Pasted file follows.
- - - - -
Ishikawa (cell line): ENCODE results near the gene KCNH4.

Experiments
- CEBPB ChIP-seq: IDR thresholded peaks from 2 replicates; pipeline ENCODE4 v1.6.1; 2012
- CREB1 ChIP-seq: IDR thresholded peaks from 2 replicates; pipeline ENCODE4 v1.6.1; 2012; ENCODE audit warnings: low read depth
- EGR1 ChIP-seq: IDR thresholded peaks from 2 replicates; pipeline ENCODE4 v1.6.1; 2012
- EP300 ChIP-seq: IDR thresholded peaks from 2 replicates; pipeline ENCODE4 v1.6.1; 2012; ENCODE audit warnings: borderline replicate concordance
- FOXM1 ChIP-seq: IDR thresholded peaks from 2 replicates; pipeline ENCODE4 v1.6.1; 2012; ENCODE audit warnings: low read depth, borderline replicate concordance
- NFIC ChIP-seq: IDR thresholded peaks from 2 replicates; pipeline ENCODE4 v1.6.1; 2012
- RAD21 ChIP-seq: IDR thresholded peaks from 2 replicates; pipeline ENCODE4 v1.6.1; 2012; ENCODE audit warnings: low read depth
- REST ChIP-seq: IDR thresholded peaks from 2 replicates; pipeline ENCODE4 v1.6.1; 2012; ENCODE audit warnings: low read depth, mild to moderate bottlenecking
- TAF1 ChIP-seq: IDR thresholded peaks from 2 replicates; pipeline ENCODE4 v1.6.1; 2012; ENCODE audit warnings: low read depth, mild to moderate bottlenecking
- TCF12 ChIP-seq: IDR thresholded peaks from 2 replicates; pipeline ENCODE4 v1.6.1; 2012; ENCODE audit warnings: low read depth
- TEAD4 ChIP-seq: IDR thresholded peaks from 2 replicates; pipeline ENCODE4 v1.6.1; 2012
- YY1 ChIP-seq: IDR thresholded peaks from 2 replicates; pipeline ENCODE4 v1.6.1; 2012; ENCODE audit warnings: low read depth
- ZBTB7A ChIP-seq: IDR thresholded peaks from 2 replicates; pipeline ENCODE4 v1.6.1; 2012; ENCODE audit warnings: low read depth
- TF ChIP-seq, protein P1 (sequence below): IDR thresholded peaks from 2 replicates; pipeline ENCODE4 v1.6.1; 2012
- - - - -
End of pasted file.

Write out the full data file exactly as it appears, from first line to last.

Ishikawa (cell line): ENCODE results near the gene KCNH4.

Experiments
- CEBPB ChIP-seq: IDR thresholded peaks from 2 replicates; pipeline ENCODE4 v1.6.1; 2012
- CREB1 ChIP-seq: IDR thresholded peaks from 2 replicates; pipeline ENCODE4 v1.6.1; 2012; ENCODE audit warnings: low read depth
- EGR1 ChIP-seq: IDR thresholded peaks from 2 replicates; pipeline ENCODE4 v1.6.1; 2012
- EP300 ChIP-seq: IDR thresholded peaks from 2 replicates; pipeline ENCODE4 v1.6.1; 2012; ENCODE audit warnings: borderline replicate concordance
- FOXM1 ChIP-seq: IDR thresholded peaks from 2 replicates; pipeline ENCODE4 v1.6.1; 2012; ENCODE audit warnings: low read depth, borderline replicate concordance
- NFIC ChIP-seq: IDR thresholded peaks from 2 replicates; pipeline ENCODE4 v1.6.1; 2012
- RAD21 ChIP-seq: IDR thresholded peaks from 2 replicates; pipeline ENCODE4 v1.6.1; 2012; ENCODE audit warnings: low read depth
- REST ChIP-seq: IDR thresholded peaks from 2 replicates; pipeline ENCODE4 v1.6.1; 2012; ENCODE audit warnings: low read depth, mild to moderate bottlenecking
- TAF1 ChIP-seq: IDR thresholded peaks from 2 replicates; pipeline ENCODE4 v1.6.1; 2012; ENCODE audit warnings: low read depth, mild to moderate bottlenecking
- TCF12 ChIP-seq: IDR thresholded peaks from 2 replicates; pipeline ENCODE4 v1.6.1; 2012; ENCODE audit warnings: low read depth
- TEAD4 ChIP-seq: IDR thresholded peaks from 2 replicates; pipeline ENCODE4 v1.6.1; 2012
- YY1 ChIP-seq: IDR thresholded peaks from 2 replicates; pipeline ENCODE4 v1.6.1; 2012; ENCODE audit warnings: low read depth
- ZBTB7A ChIP-seq: IDR thresholded peaks from 2 replicates; pipeline ENCODE4 v1.6.1; 2012; ENCODE audit warnings: low read depth
- TF ChIP-seq, protein P1 (sequence below): IDR thresholded peaks from 2 replicates; pipeline ENCODE4 v1.6.1; 2012